The strain placed on global supply chains this year continues to make headline news, from semiconductor shortages to labour and equipment availability, all exacerbated by geopolitical uncertainty.
One cobot is typically comprised of around 600 different parts, sourced from more than 100 separate suppliers. Any one of those not being available would lead to delays in completing production and delivering a finished arm to customers.
In a challenging landscape, Universal Robots has seen significant growth in production while fulfilling its production plan. Through this time, the company managed to deliver cobots with typical lead times, despite global shortages of key components and ongoing delivery issues. Compare this to the market average, where it has sometimes been taking four months for delivery, and it is especially impressive.
You might wonder what the recipe for success is? The answer is simple: collaboration.
COMMITTING TO RELATIONSHIPS
The production team at Universal Robots is 150 people strong and all of them are involved in getting a cobot made on time. Many of these people are specifically tasked with overcoming supply chain issues – in other words, sourcing, dual sourcing and even triple sourcing components.
What has been essential is building strong relationships with suppliers to ensure, even when disruption hits, there are always solutions to avoid any delays. This has included team members travelling to component suppliers earlier in the year to oversee the finalising and shipping of crucial components.
“Collaboration and communication have been key, with the team speaking to primary suppliers on at least a daily basis,” “The emphasis is on keeping everyone aligned to the shared goal – namely, the timely delivery of cobots to our customers,” said Vice President for Operations and Supply Chain, Anders Lassen, adding.
This collective effort aligned with outside-the-box thinking to find solutions to problems. At Universal Robots, there is an inherent embrace of innovation, with a disruptor mindset that allows for an agile and quickly adaptive approach.
This culture of trust and collaboration also relies heavily on close ties with the R&D teams as products sometimes need to be altered based on the components that are available, without compromising on the end quality. Teamwork and commitment have not been limited to the production team; the R&D department has worked tirelessly to support the collective effort and ensure that products continue to be developed and delivered.
A further time-saving tactic has been getting contingency plans approved as hypotheticals, meaning no further sign off is required if they were ultimately needed.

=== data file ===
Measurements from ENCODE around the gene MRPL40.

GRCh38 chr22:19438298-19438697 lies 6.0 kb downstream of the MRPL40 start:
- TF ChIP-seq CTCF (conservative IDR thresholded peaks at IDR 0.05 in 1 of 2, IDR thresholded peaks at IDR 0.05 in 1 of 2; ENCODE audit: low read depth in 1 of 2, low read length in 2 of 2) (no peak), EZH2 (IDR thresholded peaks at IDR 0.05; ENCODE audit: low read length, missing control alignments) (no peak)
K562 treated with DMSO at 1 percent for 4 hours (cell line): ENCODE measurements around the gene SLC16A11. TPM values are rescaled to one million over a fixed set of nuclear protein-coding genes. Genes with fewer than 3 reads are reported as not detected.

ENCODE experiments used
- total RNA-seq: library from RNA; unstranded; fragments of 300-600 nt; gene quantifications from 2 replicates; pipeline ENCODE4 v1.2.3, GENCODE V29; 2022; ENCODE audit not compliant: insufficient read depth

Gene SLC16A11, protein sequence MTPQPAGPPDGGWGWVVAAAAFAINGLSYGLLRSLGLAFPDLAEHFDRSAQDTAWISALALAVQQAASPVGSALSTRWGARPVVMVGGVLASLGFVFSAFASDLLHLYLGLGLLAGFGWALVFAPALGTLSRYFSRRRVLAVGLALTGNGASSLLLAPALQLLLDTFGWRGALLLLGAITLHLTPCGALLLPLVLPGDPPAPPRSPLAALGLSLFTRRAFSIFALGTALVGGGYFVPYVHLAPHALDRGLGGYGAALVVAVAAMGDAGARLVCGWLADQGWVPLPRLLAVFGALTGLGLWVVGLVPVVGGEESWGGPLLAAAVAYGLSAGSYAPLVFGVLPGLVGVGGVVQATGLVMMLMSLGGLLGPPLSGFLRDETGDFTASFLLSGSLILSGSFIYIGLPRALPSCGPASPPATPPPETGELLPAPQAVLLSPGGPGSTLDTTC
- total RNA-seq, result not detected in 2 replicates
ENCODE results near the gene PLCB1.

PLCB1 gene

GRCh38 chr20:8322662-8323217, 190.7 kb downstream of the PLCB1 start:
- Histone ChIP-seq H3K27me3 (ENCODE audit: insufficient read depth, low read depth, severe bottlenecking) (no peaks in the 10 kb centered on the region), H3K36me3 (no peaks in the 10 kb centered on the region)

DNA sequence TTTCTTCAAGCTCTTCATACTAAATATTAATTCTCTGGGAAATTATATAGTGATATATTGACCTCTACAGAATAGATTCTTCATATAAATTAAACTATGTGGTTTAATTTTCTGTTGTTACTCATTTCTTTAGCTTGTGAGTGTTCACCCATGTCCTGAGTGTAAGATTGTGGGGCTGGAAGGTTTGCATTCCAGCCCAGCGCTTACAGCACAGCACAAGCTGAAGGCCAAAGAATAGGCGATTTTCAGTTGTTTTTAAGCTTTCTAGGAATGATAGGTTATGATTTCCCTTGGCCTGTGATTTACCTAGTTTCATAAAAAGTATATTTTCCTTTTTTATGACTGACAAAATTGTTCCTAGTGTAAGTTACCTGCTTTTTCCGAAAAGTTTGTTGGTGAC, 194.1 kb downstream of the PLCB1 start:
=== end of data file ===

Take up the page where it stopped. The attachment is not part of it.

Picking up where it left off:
Sometimes these contingencies come at extra cost as market conditions and supply-demand dynamics increase prices and alternative solutions, such as buying parts from brokers, can be expensive. On-time delivery of cobots to customers has taken precedence over profit margins and remains an area the company sees as giving it a clear competitive advantage in the market.
Additionally, in a fight for high-demand items, Universal Robots has been able to draw on the influence of parent company Teradyne to help with sourcing.
While selling to customers worldwide and being prepared to source parts from global suppliers, Universal Robots remains a resolutely Danish proposition, with all production taking place at its Odense headquarters. This allows the company to retain a high level of quality control over its end products but brings inevitable complexities in supply chains.
For key components, there are suppliers in Europe, Asia and the Americas, with the quickest and most cost-effective option chosen based on demand. This has built resilience for when, for example, there is increased difficulty getting deliveries from China – the team knows what its alternatives are and can identify these issues well in advance.
Having a wide a variety of options open limits the impact of wholesale difficulties hitting an entire region.
DELIVERING FOR CUSTOMERS
Timely delivery of robots is a high priority for customers, particularly in a business environment characterized by fluctuating demand and uncertainty. Short delivery times mean companies can transform their operations quickly and see results within weeks rather than months.
“Commitment to every customer’s success is one of the core company values at Universal Robots” “Our customers often turn to UR to tackle labor shortages and to make their businesses more productive. Our ability to continue to deliver cobots within a short timeframe, despite unprecedented complications, continues to set Universal Robots apart from its competition,” said Mathias Wiklund, UR’s Chief Commercial Officer.
THE YEAR AHEAD
The reality is that difficulties with global supply chains are likely to continue for another year, though the Universal Robots approach and process will stand the company in good stead to keep delivery time as low as possible.
At one stage in Q1 of 2022, as many as 30 components were at “critical” status – meaning there were urgent issues in sourcing them. This is now down to just eight, though any one part can threaten the ability to keep production running to schedule.
Universal Robots is robust, with a can-do attitude and a team that constantly thinks of alternatives. To have increased orders this year while delivering cobots in around a quarter of the time of competitors, despite unprecedented global sourcing issues, is true testament to an extraordinary ongoing collaboration.